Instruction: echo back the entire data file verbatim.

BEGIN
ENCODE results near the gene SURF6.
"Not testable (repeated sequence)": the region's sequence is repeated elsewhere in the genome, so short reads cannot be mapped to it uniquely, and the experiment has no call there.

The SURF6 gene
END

ENCODE results near the gene SURF6.
"Not testable (repeated sequence)": the region's sequence is repeated elsewhere in the genome, so short reads cannot be mapped to it uniquely, and the experiment has no call there.

The SURF6 gene